Where to celebrate the Winter Solstice in the UK

It's impossible to travel the UK without appreciating the incredible heritage of the land that surrounds us. And at this time of year, it's important to remember that that heritage has helped to shape Christmas as we know it.

The Winter Solstice, when the sun is at its lowest point in the sky, is on December 21st in the Northern Hemisphere and is probably the reason why Christmas is celebrated at this time of the year. As with many of our celebrations, the Christian belief has merged with the Pagan and there is evidence of the importance of midwinter up and down the country (if you know where to look).

Not only that, we've also carried forward many Pagan traditions. Winter Solstice, Yule, Christmas or whatever you celebrate in December is a time for feasting, drinking and celebrating. Before Christianity, it was a time to mark the turning of the sun and the days getting longer. It also made perfect sense to slaughter animals at this time of year to avoid having to feed them over Winter when supplies were scarce...and also to eat them to fatten up for the cold, lean months ahead.

No-one really knows for sure why Neolithic stone henges were built and there's no proof but circumstantial evidence that the sun and moon's orbits are relevant, but keep reading to find out the top theories behind them. What we do know is that there is a lot more domestic history surrounding them than was originally thought.

So, without further ado, here are our top Neolithic locations for witnessing the Winter Solstice and learning a bit more about the traditions that surround this ancient holiday. 

Stonehenge, Wiltshire

Stonehenge-RTG

Stonehenge

- The Rural Traveol Guide

Yes, it's the obvious one but as with the Summer Solstice in June, Stonehenge is the largest gathering of 21st Century celebrants in the country, so if you're interested in witnessing today's Druids and their rituals, it's worth a visit.

The World Heritage Site has a 4,500-year history and they are only just starting to unravel the mystery of how the stones got to their location (although at The Rural Travel Guide we kind of wish they wouldn't - we like the mystery of the site).

It's also thought that the Winter Solstice is much more relevant to the henge than the Summer equivalent due to the positioning of the stones. Therefore, Midwinter is one of the only days of the year that you can actually approach the stones. English Heritage, which manages the site, puts on a special event at sunrise on 22 December and entry is free.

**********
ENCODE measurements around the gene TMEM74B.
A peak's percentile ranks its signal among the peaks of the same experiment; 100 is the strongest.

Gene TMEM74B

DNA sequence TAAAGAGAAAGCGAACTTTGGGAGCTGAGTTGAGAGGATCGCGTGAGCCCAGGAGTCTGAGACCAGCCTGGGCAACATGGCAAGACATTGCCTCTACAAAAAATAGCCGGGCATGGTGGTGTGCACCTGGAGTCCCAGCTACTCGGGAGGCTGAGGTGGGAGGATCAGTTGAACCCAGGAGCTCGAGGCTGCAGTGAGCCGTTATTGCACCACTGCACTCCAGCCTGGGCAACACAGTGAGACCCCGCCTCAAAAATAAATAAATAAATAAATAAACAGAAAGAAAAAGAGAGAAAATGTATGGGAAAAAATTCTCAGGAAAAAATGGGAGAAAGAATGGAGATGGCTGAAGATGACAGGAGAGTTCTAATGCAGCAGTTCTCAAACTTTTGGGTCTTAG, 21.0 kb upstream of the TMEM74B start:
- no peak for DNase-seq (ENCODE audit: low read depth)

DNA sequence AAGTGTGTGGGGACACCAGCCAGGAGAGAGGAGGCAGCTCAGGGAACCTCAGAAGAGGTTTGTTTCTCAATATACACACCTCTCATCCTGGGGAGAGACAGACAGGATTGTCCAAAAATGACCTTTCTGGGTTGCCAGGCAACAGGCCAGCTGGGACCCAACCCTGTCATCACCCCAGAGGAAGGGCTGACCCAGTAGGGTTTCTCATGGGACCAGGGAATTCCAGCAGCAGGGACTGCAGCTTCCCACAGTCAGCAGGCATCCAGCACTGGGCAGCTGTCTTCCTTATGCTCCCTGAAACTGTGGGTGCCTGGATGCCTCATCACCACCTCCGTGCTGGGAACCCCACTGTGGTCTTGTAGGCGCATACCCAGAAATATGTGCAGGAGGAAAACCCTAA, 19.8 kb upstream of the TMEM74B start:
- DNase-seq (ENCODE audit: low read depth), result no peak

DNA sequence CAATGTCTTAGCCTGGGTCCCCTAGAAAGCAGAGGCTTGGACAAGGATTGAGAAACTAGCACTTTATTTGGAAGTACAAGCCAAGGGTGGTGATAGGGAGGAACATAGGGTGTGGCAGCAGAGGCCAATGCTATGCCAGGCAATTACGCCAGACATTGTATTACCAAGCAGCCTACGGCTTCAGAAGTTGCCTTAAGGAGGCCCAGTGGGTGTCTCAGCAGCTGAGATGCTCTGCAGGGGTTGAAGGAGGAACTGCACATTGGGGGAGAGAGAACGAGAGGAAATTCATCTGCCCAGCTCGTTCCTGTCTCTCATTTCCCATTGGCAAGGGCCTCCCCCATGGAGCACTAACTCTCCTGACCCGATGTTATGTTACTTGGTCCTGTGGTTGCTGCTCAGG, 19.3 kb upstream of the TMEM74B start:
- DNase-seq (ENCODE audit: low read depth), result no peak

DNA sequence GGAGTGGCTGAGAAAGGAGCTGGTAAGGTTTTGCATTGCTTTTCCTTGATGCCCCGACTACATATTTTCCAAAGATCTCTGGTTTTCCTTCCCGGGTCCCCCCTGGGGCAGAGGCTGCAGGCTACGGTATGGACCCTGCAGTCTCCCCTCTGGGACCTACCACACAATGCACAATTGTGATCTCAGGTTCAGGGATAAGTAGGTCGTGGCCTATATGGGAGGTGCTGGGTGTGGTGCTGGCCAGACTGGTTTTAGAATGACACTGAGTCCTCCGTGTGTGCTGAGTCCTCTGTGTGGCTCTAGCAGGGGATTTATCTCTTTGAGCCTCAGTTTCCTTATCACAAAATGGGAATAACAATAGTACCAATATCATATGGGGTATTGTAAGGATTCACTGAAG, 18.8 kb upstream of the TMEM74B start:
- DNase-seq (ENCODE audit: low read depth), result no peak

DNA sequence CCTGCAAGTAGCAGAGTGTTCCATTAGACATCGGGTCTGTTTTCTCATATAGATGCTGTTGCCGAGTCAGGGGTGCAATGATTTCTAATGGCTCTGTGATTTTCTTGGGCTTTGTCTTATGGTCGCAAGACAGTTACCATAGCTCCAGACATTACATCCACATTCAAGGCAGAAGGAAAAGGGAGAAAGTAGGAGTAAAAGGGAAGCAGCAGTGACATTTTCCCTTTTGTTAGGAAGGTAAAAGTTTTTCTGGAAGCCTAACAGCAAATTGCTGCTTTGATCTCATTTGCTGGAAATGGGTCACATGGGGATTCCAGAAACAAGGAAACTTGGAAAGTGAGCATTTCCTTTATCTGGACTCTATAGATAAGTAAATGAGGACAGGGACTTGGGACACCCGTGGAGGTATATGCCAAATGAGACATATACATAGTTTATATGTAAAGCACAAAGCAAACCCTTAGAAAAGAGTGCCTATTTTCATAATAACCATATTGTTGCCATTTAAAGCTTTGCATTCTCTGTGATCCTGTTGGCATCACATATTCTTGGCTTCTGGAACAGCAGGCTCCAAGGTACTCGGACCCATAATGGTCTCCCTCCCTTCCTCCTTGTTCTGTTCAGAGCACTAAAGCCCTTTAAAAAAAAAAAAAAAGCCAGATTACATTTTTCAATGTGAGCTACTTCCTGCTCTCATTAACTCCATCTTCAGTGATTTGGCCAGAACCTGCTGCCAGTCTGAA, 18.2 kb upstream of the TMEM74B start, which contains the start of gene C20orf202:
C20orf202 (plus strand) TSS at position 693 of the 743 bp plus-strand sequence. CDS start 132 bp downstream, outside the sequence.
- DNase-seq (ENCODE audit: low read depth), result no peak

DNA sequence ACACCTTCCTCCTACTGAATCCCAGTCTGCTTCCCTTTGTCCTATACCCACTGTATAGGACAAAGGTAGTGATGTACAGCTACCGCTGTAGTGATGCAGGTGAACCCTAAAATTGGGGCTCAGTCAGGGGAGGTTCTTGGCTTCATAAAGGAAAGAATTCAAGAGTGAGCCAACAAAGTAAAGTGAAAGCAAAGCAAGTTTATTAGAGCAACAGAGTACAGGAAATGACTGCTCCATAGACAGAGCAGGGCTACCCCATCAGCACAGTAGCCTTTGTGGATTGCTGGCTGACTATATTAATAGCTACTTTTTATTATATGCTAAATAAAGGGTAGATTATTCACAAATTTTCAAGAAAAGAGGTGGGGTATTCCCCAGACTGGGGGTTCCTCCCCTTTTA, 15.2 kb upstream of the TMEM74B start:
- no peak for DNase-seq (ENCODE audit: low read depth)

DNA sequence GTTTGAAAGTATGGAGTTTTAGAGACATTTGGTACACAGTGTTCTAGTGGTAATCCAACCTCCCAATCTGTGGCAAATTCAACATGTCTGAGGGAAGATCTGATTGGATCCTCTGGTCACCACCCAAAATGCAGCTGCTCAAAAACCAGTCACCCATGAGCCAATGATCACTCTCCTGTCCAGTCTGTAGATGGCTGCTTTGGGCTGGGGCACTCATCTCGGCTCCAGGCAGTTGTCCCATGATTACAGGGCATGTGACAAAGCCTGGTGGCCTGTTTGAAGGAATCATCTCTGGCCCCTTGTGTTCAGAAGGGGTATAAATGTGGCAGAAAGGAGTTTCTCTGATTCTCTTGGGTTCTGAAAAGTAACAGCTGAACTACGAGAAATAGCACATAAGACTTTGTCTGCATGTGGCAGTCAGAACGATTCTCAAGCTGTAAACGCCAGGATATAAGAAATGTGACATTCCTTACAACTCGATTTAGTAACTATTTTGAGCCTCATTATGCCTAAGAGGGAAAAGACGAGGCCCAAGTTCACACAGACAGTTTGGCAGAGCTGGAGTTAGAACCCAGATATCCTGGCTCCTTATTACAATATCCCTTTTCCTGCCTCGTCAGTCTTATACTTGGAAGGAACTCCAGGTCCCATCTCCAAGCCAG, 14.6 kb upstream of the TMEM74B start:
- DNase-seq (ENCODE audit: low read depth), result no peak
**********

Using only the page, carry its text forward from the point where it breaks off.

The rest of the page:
It goes without saying though that if you do attend, please be respectful of the stones and the people who are there to celebrate.

Castlerigg Stone Circle, Cumbria

Castlerigg-RTG

Castlerigg Stone Circle

- The Rural Travel Guide

About a mile outside Keswick and close to the shores of Derwentwater is Castlerigg Stone Circle, a Neolithic henge that was raised about 5,000 years ago.

Due to the long history of the site, it's not known exactly why it's there but it was certainly an important place for our ancestors, although whether it was religious or not remains to be seen.

Unlike Stonehenge, it's not been greatly excavated so the whys and wherefores are unknown, but it's also an incredible place to visit for the Winter Solstice.

Surrounded by snow-capped peaks and generally much quieter than Stonehenge, it's ideal for visitors who want to celebrate the Solstice in their own way, without the crowds.

Callanish Stone Circle, Outer Hebrides

We're going to assume that if you're heading to the Outer Hebrides for the Winter Solstice, you're making a holiday of it.

Callanish Stone Circle on the Isle of Lewis is arguably one of Britain's most iconic stone circles, (especially if you look for inspiration on Instagram). Towering above visitors, the stones are just one of several Neolithic sites on the island, which lies off the west coast of Scotland.

And it's a particularly important stone circle if you're visiting for the solstice because it's one of only two in the county that, according to archaeologists, are proven to have been built to coincide with the orbits of the sun and moon. So, you really can stand in the footsteps of our ancestors when you're there in December.

Callanish-RTG

Callanish Stone Circle

- by Amritagrace on Pixabay

The Outer Hebrides is cold at this time of year though, so we'd definitely recommend checking into somewhere like Whitefalls Spa Lodges, so you can relax and warm up after a day of heritage sight-seeing.

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Are you celebrating the Winter Solstice? If so, please let us know what you're up to and Tweet your photos to @ruralrootspr

Megan is the owner of Rural Roots Media, specialising in rural tourism, where her passion for travel, heritage and a great visitor experience inspired her to start 'The Rural Travel Guide'.

Follow her on Instagram and Twitter.